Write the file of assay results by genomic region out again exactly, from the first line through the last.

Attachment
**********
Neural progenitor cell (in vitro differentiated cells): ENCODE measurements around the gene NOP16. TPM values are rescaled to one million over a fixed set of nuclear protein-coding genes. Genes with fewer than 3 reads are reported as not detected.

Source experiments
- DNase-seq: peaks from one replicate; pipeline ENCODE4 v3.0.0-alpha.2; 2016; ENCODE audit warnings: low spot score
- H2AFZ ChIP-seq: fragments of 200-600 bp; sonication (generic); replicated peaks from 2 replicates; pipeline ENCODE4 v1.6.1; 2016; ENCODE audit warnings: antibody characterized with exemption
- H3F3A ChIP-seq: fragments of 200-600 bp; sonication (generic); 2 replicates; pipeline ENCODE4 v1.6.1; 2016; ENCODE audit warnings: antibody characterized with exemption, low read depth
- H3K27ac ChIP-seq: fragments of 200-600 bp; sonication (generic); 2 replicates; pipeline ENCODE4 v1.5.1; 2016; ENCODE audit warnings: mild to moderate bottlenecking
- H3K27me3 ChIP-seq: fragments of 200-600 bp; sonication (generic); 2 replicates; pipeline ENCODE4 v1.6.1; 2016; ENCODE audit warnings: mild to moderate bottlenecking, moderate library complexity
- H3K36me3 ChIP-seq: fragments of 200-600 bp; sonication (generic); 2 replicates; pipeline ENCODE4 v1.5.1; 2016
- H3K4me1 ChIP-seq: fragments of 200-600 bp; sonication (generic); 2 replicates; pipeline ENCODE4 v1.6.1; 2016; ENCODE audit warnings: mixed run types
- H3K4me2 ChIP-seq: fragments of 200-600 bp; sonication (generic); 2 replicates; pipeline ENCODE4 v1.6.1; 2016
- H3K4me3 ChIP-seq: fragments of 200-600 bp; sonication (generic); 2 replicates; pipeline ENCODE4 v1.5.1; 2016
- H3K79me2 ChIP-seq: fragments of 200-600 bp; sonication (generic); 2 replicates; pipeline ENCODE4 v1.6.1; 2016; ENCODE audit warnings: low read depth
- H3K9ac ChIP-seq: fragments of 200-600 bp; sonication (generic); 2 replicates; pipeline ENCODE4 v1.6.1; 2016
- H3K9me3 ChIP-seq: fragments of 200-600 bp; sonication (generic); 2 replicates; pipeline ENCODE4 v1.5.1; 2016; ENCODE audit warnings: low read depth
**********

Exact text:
Neural progenitor cell (in vitro differentiated cells): ENCODE measurements around the gene NOP16. TPM values are rescaled to one million over a fixed set of nuclear protein-coding genes. Genes with fewer than 3 reads are reported as not detected.

Source experiments
- DNase-seq: peaks from one replicate; pipeline ENCODE4 v3.0.0-alpha.2; 2016; ENCODE audit warnings: low spot score
- H2AFZ ChIP-seq: fragments of 200-600 bp; sonication (generic); replicated peaks from 2 replicates; pipeline ENCODE4 v1.6.1; 2016; ENCODE audit warnings: antibody characterized with exemption
- H3F3A ChIP-seq: fragments of 200-600 bp; sonication (generic); 2 replicates; pipeline ENCODE4 v1.6.1; 2016; ENCODE audit warnings: antibody characterized with exemption, low read depth
- H3K27ac ChIP-seq: fragments of 200-600 bp; sonication (generic); 2 replicates; pipeline ENCODE4 v1.5.1; 2016; ENCODE audit warnings: mild to moderate bottlenecking
- H3K27me3 ChIP-seq: fragments of 200-600 bp; sonication (generic); 2 replicates; pipeline ENCODE4 v1.6.1; 2016; ENCODE audit warnings: mild to moderate bottlenecking, moderate library complexity
- H3K36me3 ChIP-seq: fragments of 200-600 bp; sonication (generic); 2 replicates; pipeline ENCODE4 v1.5.1; 2016
- H3K4me1 ChIP-seq: fragments of 200-600 bp; sonication (generic); 2 replicates; pipeline ENCODE4 v1.6.1; 2016; ENCODE audit warnings: mixed run types
- H3K4me2 ChIP-seq: fragments of 200-600 bp; sonication (generic); 2 replicates; pipeline ENCODE4 v1.6.1; 2016
- H3K4me3 ChIP-seq: fragments of 200-600 bp; sonication (generic); 2 replicates; pipeline ENCODE4 v1.5.1; 2016
- H3K79me2 ChIP-seq: fragments of 200-600 bp; sonication (generic); 2 replicates; pipeline ENCODE4 v1.6.1; 2016; ENCODE audit warnings: low read depth
- H3K9ac ChIP-seq: fragments of 200-600 bp; sonication (generic); 2 replicates; pipeline ENCODE4 v1.6.1; 2016
- H3K9me3 ChIP-seq: fragments of 200-600 bp; sonication (generic); 2 replicates; pipeline ENCODE4 v1.5.1; 2016; ENCODE audit warnings: low read depth